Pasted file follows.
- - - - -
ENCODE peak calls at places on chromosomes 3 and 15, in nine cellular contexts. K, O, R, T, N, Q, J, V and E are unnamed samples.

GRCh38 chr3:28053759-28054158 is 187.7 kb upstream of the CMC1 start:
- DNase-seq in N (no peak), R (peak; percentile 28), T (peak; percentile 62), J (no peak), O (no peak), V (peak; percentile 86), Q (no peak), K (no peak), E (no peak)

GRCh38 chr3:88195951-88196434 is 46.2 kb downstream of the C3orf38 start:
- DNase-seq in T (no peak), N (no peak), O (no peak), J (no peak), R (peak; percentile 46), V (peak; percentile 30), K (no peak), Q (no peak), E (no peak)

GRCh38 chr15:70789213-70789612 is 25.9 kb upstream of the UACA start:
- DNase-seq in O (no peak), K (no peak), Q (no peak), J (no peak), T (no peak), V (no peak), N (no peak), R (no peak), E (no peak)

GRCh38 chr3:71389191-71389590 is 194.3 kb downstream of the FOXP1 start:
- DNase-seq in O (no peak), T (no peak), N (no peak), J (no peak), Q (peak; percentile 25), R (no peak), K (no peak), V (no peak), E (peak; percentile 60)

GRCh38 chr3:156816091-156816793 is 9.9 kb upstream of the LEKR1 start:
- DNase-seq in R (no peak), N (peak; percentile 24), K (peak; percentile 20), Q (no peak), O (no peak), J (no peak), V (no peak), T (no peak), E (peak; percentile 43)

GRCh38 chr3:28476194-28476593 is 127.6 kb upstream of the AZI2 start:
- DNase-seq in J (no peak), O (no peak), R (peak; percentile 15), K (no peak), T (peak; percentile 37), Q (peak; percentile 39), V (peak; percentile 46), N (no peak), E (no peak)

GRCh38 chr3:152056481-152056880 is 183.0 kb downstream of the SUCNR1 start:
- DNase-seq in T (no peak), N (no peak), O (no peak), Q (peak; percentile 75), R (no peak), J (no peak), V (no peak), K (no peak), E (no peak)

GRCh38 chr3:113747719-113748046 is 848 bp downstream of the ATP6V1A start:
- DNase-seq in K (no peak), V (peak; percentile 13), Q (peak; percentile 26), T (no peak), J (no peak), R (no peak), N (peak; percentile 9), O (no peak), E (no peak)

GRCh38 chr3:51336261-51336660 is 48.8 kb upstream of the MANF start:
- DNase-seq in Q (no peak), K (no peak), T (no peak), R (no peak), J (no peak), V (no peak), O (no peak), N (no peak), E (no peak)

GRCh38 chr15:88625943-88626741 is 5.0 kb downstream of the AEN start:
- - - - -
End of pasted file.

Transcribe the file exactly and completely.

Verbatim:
ENCODE peak calls at places on chromosomes 3 and 15, in nine cellular contexts. K, O, R, T, N, Q, J, V and E are unnamed samples.

GRCh38 chr3:28053759-28054158 is 187.7 kb upstream of the CMC1 start:
- DNase-seq in N (no peak), R (peak; percentile 28), T (peak; percentile 62), J (no peak), O (no peak), V (peak; percentile 86), Q (no peak), K (no peak), E (no peak)

GRCh38 chr3:88195951-88196434 is 46.2 kb downstream of the C3orf38 start:
- DNase-seq in T (no peak), N (no peak), O (no peak), J (no peak), R (peak; percentile 46), V (peak; percentile 30), K (no peak), Q (no peak), E (no peak)

GRCh38 chr15:70789213-70789612 is 25.9 kb upstream of the UACA start:
- DNase-seq in O (no peak), K (no peak), Q (no peak), J (no peak), T (no peak), V (no peak), N (no peak), R (no peak), E (no peak)

GRCh38 chr3:71389191-71389590 is 194.3 kb downstream of the FOXP1 start:
- DNase-seq in O (no peak), T (no peak), N (no peak), J (no peak), Q (peak; percentile 25), R (no peak), K (no peak), V (no peak), E (peak; percentile 60)

GRCh38 chr3:156816091-156816793 is 9.9 kb upstream of the LEKR1 start:
- DNase-seq in R (no peak), N (peak; percentile 24), K (peak; percentile 20), Q (no peak), O (no peak), J (no peak), V (no peak), T (no peak), E (peak; percentile 43)

GRCh38 chr3:28476194-28476593 is 127.6 kb upstream of the AZI2 start:
- DNase-seq in J (no peak), O (no peak), R (peak; percentile 15), K (no peak), T (peak; percentile 37), Q (peak; percentile 39), V (peak; percentile 46), N (no peak), E (no peak)

GRCh38 chr3:152056481-152056880 is 183.0 kb downstream of the SUCNR1 start:
- DNase-seq in T (no peak), N (no peak), O (no peak), Q (peak; percentile 75), R (no peak), J (no peak), V (no peak), K (no peak), E (no peak)

GRCh38 chr3:113747719-113748046 is 848 bp downstream of the ATP6V1A start:
- DNase-seq in K (no peak), V (peak; percentile 13), Q (peak; percentile 26), T (no peak), J (no peak), R (no peak), N (peak; percentile 9), O (no peak), E (no peak)

GRCh38 chr3:51336261-51336660 is 48.8 kb upstream of the MANF start:
- DNase-seq in Q (no peak), K (no peak), T (no peak), R (no peak), J (no peak), V (no peak), O (no peak), N (no peak), E (no peak)

GRCh38 chr15:88625943-88626741 is 5.0 kb downstream of the AEN start: